Logansport Pharos-Tribune from Logansport, Indiana on May 7, 1898 · Page 18
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Logansport Pharos-Tribune from Logansport, Indiana · Page 18

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Saturday, May 7, 1898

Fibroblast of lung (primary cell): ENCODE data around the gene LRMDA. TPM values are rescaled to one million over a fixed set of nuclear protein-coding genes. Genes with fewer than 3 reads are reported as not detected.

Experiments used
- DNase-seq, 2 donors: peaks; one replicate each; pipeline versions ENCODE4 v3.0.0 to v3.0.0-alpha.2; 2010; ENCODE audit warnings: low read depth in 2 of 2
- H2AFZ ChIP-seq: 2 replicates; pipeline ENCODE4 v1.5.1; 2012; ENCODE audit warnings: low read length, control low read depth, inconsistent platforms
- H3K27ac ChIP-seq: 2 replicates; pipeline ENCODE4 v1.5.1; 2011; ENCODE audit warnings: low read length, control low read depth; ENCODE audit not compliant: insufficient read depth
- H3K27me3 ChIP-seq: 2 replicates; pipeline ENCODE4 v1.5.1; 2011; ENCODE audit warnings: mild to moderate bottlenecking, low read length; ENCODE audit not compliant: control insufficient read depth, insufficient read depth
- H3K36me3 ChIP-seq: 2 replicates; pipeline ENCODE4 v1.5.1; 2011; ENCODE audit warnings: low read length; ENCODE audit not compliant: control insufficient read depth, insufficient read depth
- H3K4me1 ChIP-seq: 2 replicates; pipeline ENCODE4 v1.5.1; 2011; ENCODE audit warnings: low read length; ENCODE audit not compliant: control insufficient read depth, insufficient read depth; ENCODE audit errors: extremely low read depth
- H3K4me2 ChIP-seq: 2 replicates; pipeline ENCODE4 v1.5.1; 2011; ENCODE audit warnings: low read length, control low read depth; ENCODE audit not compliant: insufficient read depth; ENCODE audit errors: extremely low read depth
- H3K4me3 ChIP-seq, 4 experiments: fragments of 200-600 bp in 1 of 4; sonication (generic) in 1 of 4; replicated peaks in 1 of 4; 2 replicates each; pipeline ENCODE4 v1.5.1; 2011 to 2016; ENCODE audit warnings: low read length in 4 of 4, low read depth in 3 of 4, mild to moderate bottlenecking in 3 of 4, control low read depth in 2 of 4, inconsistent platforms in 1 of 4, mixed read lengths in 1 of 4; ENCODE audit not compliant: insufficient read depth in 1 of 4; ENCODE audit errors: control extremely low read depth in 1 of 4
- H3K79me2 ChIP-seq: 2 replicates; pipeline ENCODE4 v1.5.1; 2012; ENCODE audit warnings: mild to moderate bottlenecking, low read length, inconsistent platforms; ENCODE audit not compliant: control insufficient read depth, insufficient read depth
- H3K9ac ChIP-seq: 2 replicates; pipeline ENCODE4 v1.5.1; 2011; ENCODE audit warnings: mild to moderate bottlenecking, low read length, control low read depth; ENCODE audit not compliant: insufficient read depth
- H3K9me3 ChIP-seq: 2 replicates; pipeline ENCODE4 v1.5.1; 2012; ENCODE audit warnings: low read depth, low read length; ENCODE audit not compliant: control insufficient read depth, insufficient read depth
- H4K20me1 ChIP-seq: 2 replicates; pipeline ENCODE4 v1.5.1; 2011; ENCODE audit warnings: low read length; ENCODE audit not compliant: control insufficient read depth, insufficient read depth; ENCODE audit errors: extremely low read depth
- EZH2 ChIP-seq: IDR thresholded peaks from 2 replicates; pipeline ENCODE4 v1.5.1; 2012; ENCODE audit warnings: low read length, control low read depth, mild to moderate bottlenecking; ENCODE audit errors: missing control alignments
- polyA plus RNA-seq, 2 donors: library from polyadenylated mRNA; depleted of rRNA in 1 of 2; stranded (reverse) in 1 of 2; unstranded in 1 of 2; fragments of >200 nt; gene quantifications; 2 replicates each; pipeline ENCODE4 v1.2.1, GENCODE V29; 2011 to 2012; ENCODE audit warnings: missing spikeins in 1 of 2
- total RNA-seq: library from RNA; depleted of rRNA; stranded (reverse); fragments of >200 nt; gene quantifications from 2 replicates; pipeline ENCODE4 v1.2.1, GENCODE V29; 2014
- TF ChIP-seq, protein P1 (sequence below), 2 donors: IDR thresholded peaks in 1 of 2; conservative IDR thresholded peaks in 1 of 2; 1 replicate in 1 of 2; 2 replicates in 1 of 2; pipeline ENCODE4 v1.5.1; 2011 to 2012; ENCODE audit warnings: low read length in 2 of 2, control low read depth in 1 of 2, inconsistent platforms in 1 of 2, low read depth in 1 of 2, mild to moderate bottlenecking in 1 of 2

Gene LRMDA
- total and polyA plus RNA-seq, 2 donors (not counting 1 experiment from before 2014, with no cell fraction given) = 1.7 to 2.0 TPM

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ll'f • Whatthe Secretary of the Treas- Told th« Senate Financiers. ury TWO WAYS OP SAISING THE MOMET. Sale told, th avai la bl Ox* It T»xsilion. tli.« Oth«r thr Bondi, in Hi* Opinion -Not Sane"!"" »t > Popular Loan - Do«-»n't Think That a 3 Per Cent. Bond Will Tempt Our r»uple, •Who Arc Unlike the Frem-H, '"> (1 Why — The Figaro* Mr Givr». Washington. May 7.—The testimony of Secretary Gage as to the condition o the treasury and its requirements ii order to meet the monetary demands of the war as made before the senate com mittee on finance was Riven to the- public yesterday. The secretary stated the available balance ic the treasury 01 April 30 at J179.832.472. but from this i' •was, he said, necessary to deduct. th< $50,000,000 appropriated for the iiationa defense. He estimated that when the deficiencies in the war and navy departments were met there would be ar available balance of $91.000,000. The treasurer estimated that he must hav- 150.000,000 for a working balance day to day. This would leave now onl> $"9 000 000 of available net cash i" trn treasury, but for the fact that then were some liabilities that would not b pressed. He thought that all treasury could count upon cash to the extent of $70.000,000 abov the $100,000,COO gold reserve. Volunteers Hav* To B« Considered. Gage stated that at the time his tes timony was .?iven none of the yoluntee forces had become a tax upon the government: that the entire 125.000 men would have to be taken care of within a month's tiim:. The best estimates placed the extraordinary expenses for the war *n<J navy departments at $52,000,000 up to the 1st of July next, in addition to th* 150000,000 voted for national de- fence He thought that from J40,MO,000 to $50 000 000 in addition to the ordinary revenues wculd have to be realized between new and July 1 to preserve the K old reserve intact. Without this extra fund he thought the reserve would be reduced to the extent of $30.000,000. leaving- in the treasury only $70,000.000. all told, at the end of the fiscal year Two Method* of Raising Money. He said he knew of no other method for raising :his extra money except by taxation or the sale of bonds. Turpie asked if he could think of no other method. "I cannot think of any other to which T think It would be proper and safe for the government to resort, except by the issuance of treasury certificates. I think it is a legitimate operation to borrow in any way you can make it acceptable to both parties to the contract." BKGABinXG A I'UI'ULAH T.OAX. ions to report to the adjutant general t Washington for instructions. He left esterday afternoon. What the Semite Hid Te«t*rday. Washington. May 7.-One war meas- re was passed by the seriate yesterday, t was a bill to Increase to fifteen the lumber of surgeons in theUnited States army and to authorize the secretary of var to employ as many contract surgeons as he might deem necessary. Almost the entire session was consumed bv a discussion ol an amendment to the postoffice appropriation bill offered by P*ttiTew providing for a reduction of 20 per cent., in the compensation of railroads for the transportation of mails The amendment was pending when the smate adjourned until Monday. ••Tof" Wlfrpler Fii>t Mustered In. Washington. -May 7.-"Fighting Joe" Wheeler was the first of the major general* nf ihf volunteer army to be mustered in. The oath of office was administered to him in the office of thv- fhief clerk of the war department auout noon yesterday. General Wheeler was not only the first major general to be- mustr-red into 'lie volunteer army, but was also the first ex-Confederate n-cHvi- a. commission in the military service of the United States. Half an hc.ur later General Fitzhugh Lee formally t.-.okjhejjath of office. H:i\-f Yon Firiirnds i" the Army V Washington. May 7.—First Assistant Postmaster C.c-nerul Heath yesterday said thai, friends and relatives of soldiers in the rMd. in addressing letters to 'hem should mark plainly the company a.i.l regiment to which they belong as by doing so the distribution of the mail «ill be facilitated, plies to both the regular the militia volunteers. S TO TAKE LEAD. A TALK ABOUT CAPTAINS AND COLONELS IN A FIGHTING ARMY. officer to The, Should Get to tbe Front B*c.r,« They B*lon t There - A V«t*r»n Officer S»y* Th.t Merit, Xot Fmvoriti.m or Accident. Should Fix on the Man. rroDvrieht 1S9S. by American Press Asso[ P ciltion. Book rights reserved.] PINIONS vary as to whflther tbe "boss" iu political life should be tolerated or stun jnarily abolished. In the army there are no two opinions aboui it. Tbe "boss" must not only be tolerated, bnt bowed down to as the man for the bour. Since there is a boss to every 50 or 100 men it is plain tbat tbe "sway of despotism is absolute. Speaking of tbe kind of men to wield tbis power in time of war a veteran officer of all round experience said: character. Soldiers at the front noon recognize that the business in war is to fight and whether put in that form or gome other their test of every man is, •Will he fight?' "No old soldier will deny tbat this feeliog among men about officers who have won their spars on tbe battlefield amounts to a positive force. Such on officer may be bated for his tyranny in camp, but the moment there is a call to arms the soldiers know their master and will follow to the jaws of death. "All who are in the secrets of the army know that in point of fact there •was imperialism at work in the making of- leaders. One of the New York colonels who received five wounds at Gettys- bnrg was a man just fit; to lead his regiment into battle and fight like a tiger. GRIM CHICKAMAUGA. NEW WAR SCENES MINGLED WITH HISTORIC MEMORIES. lmpr*«i« App«r«c. of th. Colored Twenty-ftftb Regiment-Superior 1M*. dplU,* «xd Honorable Record-»w Op- porta D itl« For Our « K htlnr [Special Correspondenc*.] CmcKAUACOA PARK, May 2.- the rataplan of the drums sounded a last tattoo for the armies of Grant and Sherman at the close of the Washington grand review in 1865, it Denied as tiioogh the curtain had dropped upon war and war scenes for the rest of the lifetime of those of us who had survived the storm of battle. Since then we have Ev This ap- troops and HAD A VERY LIVELY TIME. Startling Succ'f ut But that was all. In every other respect h ad military pageants and reviews and BD - there was an un-1 mns ters of armed men accompanied by the mimicry of war. but not until no\% he was a failure, and written order at headquarters that m , case tba brigade commander should fall the New York colonel must not succeed to the command in spite of the fact that he was the senior colonel. In another case the three field officers of a fighting New York regiment were killed or captured within a week ac the siege of Petersbur tains left, but There were several cap- instead of their being Ann-rU-an IVople Not Like the French, the Secretary Says. The secretary refused to furnish an estimate of the expense of the war after- July 1, because he had no data from the war and navy departments, but he gave the committee what he called a "guess" based on the best information obtainable, placing the figure at 525,000.- WP a month in addition to the ordinary expenses. Gase expressed the opinion that it would be impossible to place as much as j:iOO,000,000 of the loan among individuals and in small sums. Explaining his reason for this opinion, he said: "Our people are very different from the French people, if you please, in whose country there are no saving's banks. In our'country there are 5,000.000 people •who have money in ravings bark at a general average rate of interest of 4 per cent. The money is available to them at any moment. The temptation and self-interest to invest in 3 per cent, bonds and disturb their little balances In the savings barks is not very great. -In France the ir dividual has his money—his little savings—stewed away in a stocking, u. sack or a private hoard. It is In cash. It is drawing no interest, generally, and when the government puts out 11 loan it is his opportunity. Our people have larg-er opportunities. That is th'' principal reason why the whole $100.000.000 will by private person;'." To this statement Wolcott took exception, wins:: "The secretary allows nothing for the patriotic desire of the people to support the government and take bonds at less interest than can get in a savings bank. He that they would be »»icm of Accidents J'"ljrht at "Frisco. San Francisco. May 7.—There was an enormous crowd in Mechanic's pavilion last night to witness the Sharkey-Jeffries -scrap." and it was treated to some "ante-belli" sensations. Hardly- had the crowd become well settled when an accident happened which for a time bade fair to assume serious proportions. The seats elevated or. the whole end of the west side of the pavilion suddenly collapsed and the occupants were piled in a confused heap. For a brief period it was believed that many had been fatally injured, but it was subsequently ascertained that, none of the bruises was serious. Next a second section of seats on the northeast side of the building: came down in a heap, and the audience was again thrown into a state of uproar. A few moments later another section in the northwest corner collapsed and the -reat crowd was almost in a state of panic. Then the whole side of the elevated scats came down in a terrific roar, and the audience was almost beyond control. Almost every tier of seats in the house had now fallen, and the 5,000 or 6000 people on the main floor were packed in an excited crowd. The police finally managed to allay the excitement by assuring the crowd that no one had been hurt by the collapse of the gallery- seats and that there was no danger. At the end of the twentieth round Jeffries was awarded the decision on points, but both men were tired. Stores on the Ball Fields. Chicago, May 7.—Following are yes- I think not Vx? taken they governed entirely Secretary Gago— You ask my opinion as to what proportion of thes.? bonds will be token by individuals. 1 don't think that my opinion is worth any more than any other gentleman here. bxit looking- fit it, as T would pay. by- and-large, I do not believe the whole 1100,000,000 will be subscribed or offered for by individuals. I may be mistaken. J sincerely hope I am. Senator AVoU-ott-Ther. if $500.000.000 should be offered, you think that much less than $100,000.000 would be taken by individuals: is that your idea" Secreta-y fiage— I think the quantity offered vvouid not make a very larp ' difference' in the quantity taken by individuals. _____ HAVANA KIRKS O-V A CIU ISKK. Several Shots St-ut Aftrr «n American •\Vaishlp— Th* On b»n Coiiprews. Havans,. May 7.— At yesterday's session the Cuban congress approved the election a.cts by a large majority. Many distinguished people, including a large number of '.adies. were present. Today's s<ss:5ion has been reserved for definite orss.nization of the lower chamber. The American rieut yesterday was nearer than at any other time. At 5:30 o'clock a cruiser approached almost in front of El Morro. The Playa Chivo "battery :Sred the rtrst shot, but it fell short. Tr.e second, passed above the vessel, which turned and retired at full speed. The third shot fell near her bow. Other shots were fired sit her as she "retreated." This correspondent witnessed the. tiring, but does not know the result of the final shots. Xot SijfBilfic»nt of an Earlj- More. Mobile, Ala.. May 7.— Major General John J. CopplnytT has received Instruc- terday's League records at base bail: At Boston-New York 7, Boston 5; at Brooklyn—Washington 9. Brooklyn 10; at Baltimore, Pittsburg and Cincinnati —Weather. Western League: At Minneapolis- Kansas City Ii, Minneapolis 7; iu Detroit—Milwaukee 7. Detroit 9; at St. Paul-Omaha 1, St. Paul 16: at Indianapolis—Rain. T'liree of fin Italian Mob Killed. Rome. May 7. — A riotous mob surrounded a detachment of troops at Sesyo Fiorintino. and the soldiers fired a volley, killing three of their assailants and wounding fourjJthers^ On yir f While Crossing: Lake Erie. Detroit. May 7.—While the steamer Bessie was crossing Lake Eri.c fire broke out around her funnel and before it could be extinguished the car.in was completely gutted. The Weather We Jlay Expect;. Washington. May 7.—Following are tli« weather indii-iiiiions for twenty-four hours from •" ]> »-> '••••st'-vdiiv: For Indiana and llli- nois-Generally fair weaihor; decreasing cloudiness: warmer: westerly winds, ror Michigan—Fair weather; warmer: fresh westerly winds. For Wisroti-iin —Fair weather: warmer in son! hern and eastern portions: fresh westerly winds. For Iowa-Fair, warmer weather; light variable winds. TEEi MARKETS. Chi<'i«c<> Grnin and Produce. Chicago. May «. Following: v,-ere the quotations on the Board of Trade today: Wheat—May, opened Jl 4B. closed J1.45U; July, opened SI 00*i closed $1.00";: September, opened Me "closed 33*ic. Corn—May. opened 33'ic. closed 33%c: July, opened S3%c. closed :i4c: September, 33%c, closed ^4"ic Oats—May, opened 30%c, closed 3lc: "July, opened 26%c. closed 26%c; September, opened 23%c, closed 23%c. Pork—-Mav, opened and closed nominal; July, opened S11.07U, closed JTl.02%. , ar d—M?.y. opened and closed nominal; uly opened S5.S7U, closed $5.S5. Butter —Extra creamery, extra dairy, 15c: fresh ery man at the head of a military command from captain of a company up to general in chief should be boss all tbe time. Not that he need be bossing all the time. But be should conceal an iron band tinder the glove of complacency and BO stamp himself upon the minds of his subordinates tbat be would sway them silent or giving orders, even when absent as well as present. "A man who gets tbere by accident, though, is not tbe boss for tbe occasion. It takes very mcch of a fellow to stand as tyrant over a hundred thinking freemen with bayonets ia their hands and avoid making the tyranny intolerable. The bosses over a hundred and a thousand are the ones who wield the galling lash of discipline in an army. And tbey must do it mercilessly in so far as the men's feelings are concerned, yet retail) their respect and devotion. Without these last tbe boss is a failure when be comes to put his men to tbe work for which he was created boss—that is, to fight. Aeain and again I have seen some soldier step up to a captain inferior in size and thank him for disciplinary punishment that brought ont the latent manhood iu him. It took some men n long time to come to that way of thinking and the whole army, too, for tbat matter, much to its detriment, for ws had the rawest amateur ideas at the start, and, iu fact, with the exception of the commands right in the heat of campaigning all the time, amateurish ways clung to us to the end. "We never got away from the chance of having accidents at the helm all along the line. Routine promotion held sway and accidents gravitated to tbe top only tojfell down on the attempt to act the boss. In the field where the fighting was this evil had its cure because a leader who couldn't fight bis command—and he couldn't if he was a failure as boss—was given a dose of tbe prevailing discipline and mercilessly hustled out of the army. In this way there were nearly 8,000 failures in the boss line disposed of in the Federal army during the war. Of course these candidates cost the government a lot of money and long stood in tbe way of better men and kept tbe whole line on a low footing while they lasted. Truth is tbe majority of them never should have had tbe chance to work evil in the forces and blacken army records with tbe verdicts on their dismissal. The way of selecting officers began in a blunder, arid after our good aatured, democratic fashion we kept it up too long. "We should have owned up at the has there been aroused iu veteran cam uaigners the old feeling that we are in the midst of war. Arid with all the waving of flags, the beat of drums, the movement of troops ia the east, auc along the route I had not found it difli cult to keep a civilian equipoise until struck the martial camp of the Unitec •ulars in this battlefield en promoted a staff lieutenant was imported and commissioned major. He owed bis shoulder straps to an act of heroism and when the face became known in the regiment the soldiers applauded the appointment. The men .thought they bad had a tyrant in the first commander, but this newcomer was tyranny incarnate, yet it was all borne without a murmur because the 'little major' could fight. "Soldiers worthy of the name wish to be ably commanded, and the exact manner of appointment is of little concern. Favoritism in appointment they know by bitter experience brings incompetents to the front. A good although somewhat extravagant example of the true soldier's attitude is found in the history of the Richmond Howitzers which served the Confederacy all through the -war. The men, high and low, were blue bloods, and after they settled down to the real work of war they divided attention between two things, fighting and getting something to eat. Whenever a vacancy occnrred among the officers there were no candidates. No one coveted the responsi- Btates reg canipineut. The camp is here now solely for the reason that this ground was once the scene of a terrible battle, yet it is not that alone which makes the atmosphere so warlike today. It is the -soldiers themselves and their martial carriage and air and ways, irrespective of brass THE NEW WAY. TTTOMEN wed W to1ihlnk "!•- mala diseases " could only b* treated after "I*. C al «x»mlMr ttons" by physicians. Onaa of such trwtanwt kept thousand* o< modest women silent about their suffering;. Thoin- troduction of Wins of Cardul has nov demott- strated that nine-tenths of all the cases of menstrual disorders do not require a physician's attention at ill. The simple, pure taken In the privacy of & woman's own home insures quids relief and speedy cure. Women need not hesitate now. Wine of Cardul requires no humiliating examinations for its adoption. It cures any disease that comes under the head of "female troubles" — disordered menses, falling of the -womb, "whites," change oMife. Itmakes •women beautiful by making them •well. It keeps them young by keeping them healthy. $1.00 at the drug store. For advice In cases requlrinr sped«l directions, address, civine symptom*. 1i» "Ladies' Advisory Department." The Chattanooe* Medicine Co.. ChitU- ooocvi. Tenn. W. L ADDISOH, H.B., Oury, HIM., *V*i "I use Wine of dirdui extsnil»ely l» my pnctlc* «nd fluid it i most «icell«nt prep*ratlon for renui* troubUt. 6tarc that. the army isn't a democratic institution and never can be and be worth a rap as an army. Army bosses should get there by the inexorable sequence of events, not by favoritism or good fellowship. They should earn their places and do it in a way to show their fitness for them. This is no mere theory, because we had examples enough to show that it is practical and might prevail. "Napoleon made it practical. It was no mare figure of speech to say that every private in tbe grand army of France carried a marshal's baton in his knapsack. Napoleon promoted soldiers July, July Produce: 16c packing stock. ll@llV=c. EfTSTS—Fresh stock, 10V.c per doz. Live Poultry- Turkeys. TSiflOc per Ib: chickens, s(p< svic- dnck? Sc. Potatoes—Common to choice, T5«fS5c per bu. Sweet Potatoes —Illinois, SS.SO'gM.OO per brl. Chicago I.iv« Stock. Chicago, May 6. HOPS—Estimated receipts for the day. "5000; sales ranged at $.V20S4.0f> for Diirs S3 90® 4.VJU for light, $::;.95<S-4.05 tor rough packinsr, S19r,®4.20 for mixed and $4.05Si4.-.'5 for heavy packing and "hippies: Ifts. Cattle—Kftima.ted receipt- for the day. ::.50i>: quotations ranci-d at $;"i.00'ff5.:;5 for choice to extra Steers. S4.40SM.9;' for st»od to choice do.. 5415(84.70 fair to sood. J^.^ftA.'.S common to medium do.. S".S.^f4.;r, butchers steer*: J4 00!ff4.SO fed western steers. SS 1=1®4 0 5 stockers. S4.00S4.SO feeders. $150@4',40 cows. S3.10fi4.70 heifers J2..4 @4 "5" bulls, oxen and stags. $3.GO©4.t>0 Texas steer?, and S4.Mfj-6.25 veal calves. Sheep and Lambs-Estimated rece ,', p ^ for the day. 6.000: sales ranged at 13.bO 6455 -westerns. $S.OO®4.S:i natives, and Milawaukee. ilay 6. Wheat—2c higher; No. northern. $1.25 61,30; No. 2 northern, $1.20: July, J1.-4; Mav, $1.24- Oats-V-c llJigher: 32%. @ SSU'c. Rye-Sc higher: Xo. 1. b9c. Bar- ley—tSeady; No. 2, 53^c; sample, 4S6 1 on the spot for bravery, coolness and good sense. He could do it because be was absolute master, with DO political cliques to conciliate. But every winning army wins by the might of imperialism, the swtiy of force that knows no law. Patriotic generals yield their rights and privileges of rank when there is a clash of authority that may barm the cause. Someone must be boss, and they all know that one bad general is better than nwo good ones. When Meade sent Hancock, the youngest of the corps commanders, to the front at Gettysburg, all she older heads yielded full sway to him. "So in point of fact military mis is out and out despotism, the despotism of necessity. And ia a fighting airmy. above all other places, the test should be success. Every ruan of whatever rank should be given immediate recognition for auy conspicuous act of valor. It's all well enough to say that every man should at all times do his duty without hope of special reward. It is devotion to duty thac takes men into the army and holds them them, but the grandest thing among soldiers is esprit dr: corps, and this is fostered by recognition of bravery and talent. A company or regiment is proud of its hero and of the honors that come to him, xnd soldiers are never more proud of their service than -when following a man who has done something to warrant his being in command. ' Who is he?' or 'What has he done?' are queries on all sides at eivery new •promotion. If the answer is. 'He seized the flag and led his f ellowi! in battle,' there is no comment about any other points in his SEIZES THE FLAG ASD LEADS HIS FELLOWS. bility. So the company held an election at which every man was compelled to vote and the one elected compelled to serve. The 'unlucky' mau obeyed the wishes of his comrades and gave to the office the best there was in him for the glory of the command and the good of the service. It is a matter of record that there were uo misfits among the officers of the Kichmond Howitzers; "The real test is conduct in battle, and as the government has a way of rewarding conduct why not give it mere force in the time of need? Here, 30 years and more after the civil war, madals of honor for heroism are being distributed". The winners should have put them OD then. When a veteran soldier, wearing service stripes, went to the front with a new regiment, he was looted up to as a hero and.a.model. That simple bit of braid sewed to the jacket sleeve was a higher decoration than the shoulder straps of a colonel who hadn't smeJled powder. "If a service stripe which simply meant that the wearer had been out once and had the courage to go again gave such distinction, the power of a medal of honor won by gallantry iu tbe field can scarcely be estimated. Men so decorated would play the role of war chiefs without intending to do so, for the sioldiers would follow them in action regardless of the pre-seuce of fledge- ling officers." As a rule tbe fighting boss is anything: but a meddlesome boss. He is not a stickler for military etiquette . but be SNODGKASS HOUSE. buttons and bunting. A camp of the regulars anywhere and at any time is warlike; everything is so grimly methodical. All tbat there io to see and to hear denotes the profession of arms. Today as I started from General Brooke's headquarters on Thomas' old battleground to cross the park to the famous Widow Glenn field, where the Twenty-fifth colored regiment pitched its camp, I rejoiced that although I was in a park tbere were no warnings posted about, "Keep off tbe grass." But my short cut was cnt short the moment I "struck tbe intervening Dyer field, where the main body of tbe regulars is encamped. Seeing an open space between the stables and tents of a battery, I coolly walked on as though to cross it. but instantly a soldier armed with a saber halted me and with a sweep of his blade through the air motioned me back. A camp of regular troops anywhere, in peace as well as in war, is forbidden ground for outsiders. Rules are different in the easy going militia cainp. Taking a roundabout course, I reached Camp Boyaton to find the colored troops at drill, nettled over the reminder of my militaryrustiness, a feeling which increased when I saw soldiers with black faces performing better evolutions than I ever saw in wartime aud doing it to commands I did not understand. Part of the time the commands were given by tbe uew syntem of bugle signals, which the" inventor, Colonel A. S. Burt of the Twenty-fifth, was testing for field us?. The soldiers of the Twenty-fifth are proud of their colonel, and he is prond of his command. When asked if the colored tronps will fight, he simply refers to their record iu the civil war, then says, "Look at them aud judge for yourself.'' There is really no comparison betwecu thy colored men iu arms bare and those seen at the. front in tbe war. It is 20 years since colored Troop D of the Ninth cavalry, now encamped here, dashed through tbe lines of hostile Utes on White river and rescued Major ThornbursLTs command from massacre. Every horse iu tbe troop was killed. On the breasts of the men here are to he seen medals won in that famous action. General John R. Brooke, commander of tbe troops here, although well known on the plains, will be bet- remembered by eastern war veter- than those of western armies. He it was who ac the storming of Marye's Heights seized a knoll within 50 yards of the stone wall and staid there with a shattered regiment after the rest of the army had bsen slaughtered or repulsed. El wood Record: Miss Mellie ROBC» of Monticello, who has been the guest of Gilbert Galloway »nd'tonally,, left at noon for Logansport to spend, a few days. How's This! We offer One Hunflred BoUu* reward for my CMC of Catarrh tinat cannot be cured by- Hall's Catarrh Cure. F. J. CHENEY ft CO.. Prop*., Toledo, O. We. the undersigned, cave known F. J. Cheney for ine last IE yearn, and hellere htnx perfectly honorable to all buiineM tranoac- tionB and financially nble to carry out any obligations made by their firm. W«ST *TBnAX, wholesale fmigKiitt, Toledo., WALK-SO, KINNAS & MARVIN, wholesale DruggiBta, Toledo, 0. Hall's Catarrh Curo is tnken Inwardly, aci ing directly upon the blood and n»u- oou» surface* of tbo system. Price, 76o per bottle. Sold by all druflKUW. Testimonial*, tent free. Hall's Family Pills are tle?b«>t. James M. Oouutryman, of .facksoa' township, recently d*cl»reiJ Insane, was commuted to Longollff hospital. ter ans today by Sheriff Homburg. There U » Class of People Who are injured by the use of coffee:. Eecently there has-been placed In alii the grocery stores a new preparation, called GRAIN-0, mada of pure- grains, that take the place of coffee.. Tbe most delicate Jtomach receites- It without distress, and but few can. tell it from coffee. It does not cost over one-fourth as much. Children- may drink It with great benefit. 15* cents and 25 cents per package. Tr$ it. Ask, for GBiAlH-0. Be Sure You Are Right and then- go ahead. Be sure you get Hood's Sarsaparilla and yon may confidently expect it will purify your blood and- give you appetite and strength. Hood's Pills act easily and promptly on the liver amd bowels. Cure sick; headache. Isaac Walters has taken the contract of cleaning off the Kline cemetry and basi the job nearly completed. Delegates to Jgint-B*presenUtire Convention. Hurry Barnes, John H. Minneman, August Gleitz, M. A. Little, Patrick Mahoney, Terrence McGovern, Wm. Heppe, H..F. Sullivan, John] Hlnn«- Chrls Heber, John Lalry v George Heitzmun, Jame« Gllmore, C. J, Hildebrandt, Hal Viner, Aaron, Plank, J B- Keasler. John Stout, Mark Brown, J. C. Elsert, Charles is for complete and even abject subordination of every man in his oouiinanri. "You have no business to think,' is a prevalent expression around his bead- qoarliers. It goes with the saying tbat men to play tbe role of boss in battle cannot be picked out of the candidate* in the governor's room nor in the camps where raw levies are organized. A hard campaign is the only thing to bring nut the stuff in each individual. Soldieirly capacity should then be recognized and rewarded quickly. A roll of liouur iu the shape of a list of eligibles to draw from for promotions might be instituted. Whole companies and regiments underwent a complete change of character by the gravitation to the top of au incompetent. Fighting commands became just the opposite. The old adage, ••Like- master, like man," was proved true witi a veageance. Generally these men tried hard to fit the role, attempts that only made matters worse, ^o more degrading (Spectacle.can be imagined than that of a vain, weak fellow trying to boss it over soldiers who, for tbe work of war, are his superiors But a muster of true soldiers with a leader after their own hearts is a sight to make Mars smile. GEOEGE L, KILMEB. In many respects this is an ideal camp ground. It is within 400 miles of the coast east and sonth, is high and rolling and supplied with water from artesian wells. Tbe ground is well laid out and provided with fine roads. Tbe colored camp is around Rosecraus' former headquarters, aud that ground, with the fields between it and Brooke's headquarters, occupied by the batteries and cavalry, was tbe scene of fighting in which the right Federal wing was crashed while attempting to cross over and'join Thomas on the historic: ridge. That ibis is ancient history I was reminded today vi-hile crossing tbe park. Noticing some laborers clearing a spo: of ground, I learned that tbey were ^preparing to set up a memorial to ths Georgia Confederates who fell at Chickamauga. Snch an incident in a national park alive with national troops making ready Ar war shows that we live under a new order of things. Among th« regulars there are many officers and soldiers from the south. With the arrival of the volunteers there are whole regiments of Virginians. Carolinians and Texans fraternizing with men from New England, the middle itates and the great northwest. GEOBGK L. Kruoat Best,Newton Martin, Leater Hyman, William Donovan, Wm. McKlnney, Charles Byew, Joseph Hogentogler Wm. P. Powell, Henry Auman, " Ruth, Nathan MoManus. y Mel LAKE BREEZES brinB relief itrom the sweltering the town or city. They rals ~?° n ^ and restore yonr energy. •"" *_™i~;. comfort and pleasure m lake travel is on one of th« LAKE MICHIGAN AND LAKE SUPERIOR TRAKSI>ORTATIIW GO'S ELEGANT STEAMSHIPS, .MIlBfs betw«» Cb bland four tines every extremely lour r«te». Write for fateryMa* * week.